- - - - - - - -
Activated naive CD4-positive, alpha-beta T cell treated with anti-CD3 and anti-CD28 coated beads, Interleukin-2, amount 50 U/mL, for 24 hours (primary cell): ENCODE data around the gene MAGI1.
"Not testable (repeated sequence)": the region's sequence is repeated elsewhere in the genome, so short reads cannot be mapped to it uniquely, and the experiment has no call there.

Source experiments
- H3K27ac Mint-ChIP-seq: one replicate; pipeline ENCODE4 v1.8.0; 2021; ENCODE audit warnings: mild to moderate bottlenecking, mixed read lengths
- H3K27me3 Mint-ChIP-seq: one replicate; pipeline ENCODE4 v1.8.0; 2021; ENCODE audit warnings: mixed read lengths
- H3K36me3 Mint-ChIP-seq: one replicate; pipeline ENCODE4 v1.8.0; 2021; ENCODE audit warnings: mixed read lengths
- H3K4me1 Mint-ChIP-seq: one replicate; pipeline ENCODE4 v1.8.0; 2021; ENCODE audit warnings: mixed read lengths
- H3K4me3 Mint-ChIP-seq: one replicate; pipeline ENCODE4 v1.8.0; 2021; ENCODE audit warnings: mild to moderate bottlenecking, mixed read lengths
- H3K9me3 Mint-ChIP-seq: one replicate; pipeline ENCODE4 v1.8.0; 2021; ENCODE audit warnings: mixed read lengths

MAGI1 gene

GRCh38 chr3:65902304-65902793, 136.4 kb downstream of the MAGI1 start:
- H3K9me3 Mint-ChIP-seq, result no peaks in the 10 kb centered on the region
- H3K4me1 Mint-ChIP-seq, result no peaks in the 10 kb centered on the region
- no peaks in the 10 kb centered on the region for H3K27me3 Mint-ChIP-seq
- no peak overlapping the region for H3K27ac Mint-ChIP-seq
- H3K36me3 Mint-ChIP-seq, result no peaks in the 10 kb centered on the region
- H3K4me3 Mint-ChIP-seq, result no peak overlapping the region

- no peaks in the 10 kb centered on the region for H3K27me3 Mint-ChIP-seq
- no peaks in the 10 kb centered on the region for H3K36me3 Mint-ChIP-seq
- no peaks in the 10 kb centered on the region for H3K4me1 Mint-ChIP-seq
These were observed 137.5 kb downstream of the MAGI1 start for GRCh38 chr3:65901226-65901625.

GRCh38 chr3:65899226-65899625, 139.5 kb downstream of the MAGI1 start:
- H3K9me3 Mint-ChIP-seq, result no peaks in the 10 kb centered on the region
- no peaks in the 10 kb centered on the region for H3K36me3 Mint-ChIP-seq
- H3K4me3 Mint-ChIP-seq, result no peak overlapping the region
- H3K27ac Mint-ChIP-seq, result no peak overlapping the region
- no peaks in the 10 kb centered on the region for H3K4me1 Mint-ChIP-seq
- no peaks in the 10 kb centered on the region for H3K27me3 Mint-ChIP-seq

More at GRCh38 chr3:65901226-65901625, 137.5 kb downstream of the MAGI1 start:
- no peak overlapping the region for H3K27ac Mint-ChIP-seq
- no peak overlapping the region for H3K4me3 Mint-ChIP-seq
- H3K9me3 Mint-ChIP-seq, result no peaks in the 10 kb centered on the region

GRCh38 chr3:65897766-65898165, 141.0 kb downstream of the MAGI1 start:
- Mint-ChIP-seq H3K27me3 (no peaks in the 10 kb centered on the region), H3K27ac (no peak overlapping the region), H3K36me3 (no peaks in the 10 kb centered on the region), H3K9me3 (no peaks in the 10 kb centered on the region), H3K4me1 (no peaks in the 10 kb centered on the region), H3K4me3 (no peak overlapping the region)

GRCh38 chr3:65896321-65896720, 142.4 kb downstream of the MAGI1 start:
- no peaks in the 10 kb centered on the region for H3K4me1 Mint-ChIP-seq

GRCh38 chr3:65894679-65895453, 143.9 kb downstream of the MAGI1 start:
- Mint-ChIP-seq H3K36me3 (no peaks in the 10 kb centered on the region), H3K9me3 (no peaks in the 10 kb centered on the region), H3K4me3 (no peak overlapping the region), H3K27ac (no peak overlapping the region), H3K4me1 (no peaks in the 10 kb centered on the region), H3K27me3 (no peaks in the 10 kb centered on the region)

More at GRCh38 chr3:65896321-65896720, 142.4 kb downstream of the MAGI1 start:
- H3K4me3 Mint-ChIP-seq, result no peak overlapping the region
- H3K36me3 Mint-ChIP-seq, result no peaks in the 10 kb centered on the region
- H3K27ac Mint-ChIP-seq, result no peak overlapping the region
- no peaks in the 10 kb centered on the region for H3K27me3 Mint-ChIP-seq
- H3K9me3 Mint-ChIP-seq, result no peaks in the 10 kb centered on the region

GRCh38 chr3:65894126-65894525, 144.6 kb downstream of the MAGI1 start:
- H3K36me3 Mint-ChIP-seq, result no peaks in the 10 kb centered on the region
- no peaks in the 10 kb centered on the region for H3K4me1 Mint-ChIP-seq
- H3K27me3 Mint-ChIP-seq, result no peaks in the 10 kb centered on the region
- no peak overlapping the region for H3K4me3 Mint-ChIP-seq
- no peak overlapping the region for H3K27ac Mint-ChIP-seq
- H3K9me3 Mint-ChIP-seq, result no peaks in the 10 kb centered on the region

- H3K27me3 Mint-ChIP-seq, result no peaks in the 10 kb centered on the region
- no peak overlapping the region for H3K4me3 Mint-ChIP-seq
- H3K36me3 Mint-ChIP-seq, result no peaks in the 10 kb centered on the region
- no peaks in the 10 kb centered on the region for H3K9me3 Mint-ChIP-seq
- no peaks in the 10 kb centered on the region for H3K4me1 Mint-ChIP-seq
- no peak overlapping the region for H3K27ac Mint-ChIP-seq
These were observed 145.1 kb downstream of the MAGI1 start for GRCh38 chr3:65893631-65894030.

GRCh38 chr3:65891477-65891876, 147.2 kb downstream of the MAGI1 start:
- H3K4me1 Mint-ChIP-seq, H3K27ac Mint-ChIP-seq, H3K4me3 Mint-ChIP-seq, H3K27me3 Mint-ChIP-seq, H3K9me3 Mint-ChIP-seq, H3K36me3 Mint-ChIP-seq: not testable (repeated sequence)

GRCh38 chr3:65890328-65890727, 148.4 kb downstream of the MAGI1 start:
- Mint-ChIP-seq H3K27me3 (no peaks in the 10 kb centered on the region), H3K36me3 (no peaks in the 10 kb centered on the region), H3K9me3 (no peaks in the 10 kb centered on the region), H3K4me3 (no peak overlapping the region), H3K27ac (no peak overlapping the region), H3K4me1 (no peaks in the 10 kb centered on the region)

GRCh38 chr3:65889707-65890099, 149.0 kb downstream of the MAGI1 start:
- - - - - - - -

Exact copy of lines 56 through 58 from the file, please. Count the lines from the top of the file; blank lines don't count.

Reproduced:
- no peaks in the 10 kb centered on the region for H3K4me1 Mint-ChIP-seq
- no peak overlapping the region for H3K27ac Mint-ChIP-seq
These were observed 145.1 kb downstream of the MAGI1 start for GRCh38 chr3:65893631-65894030.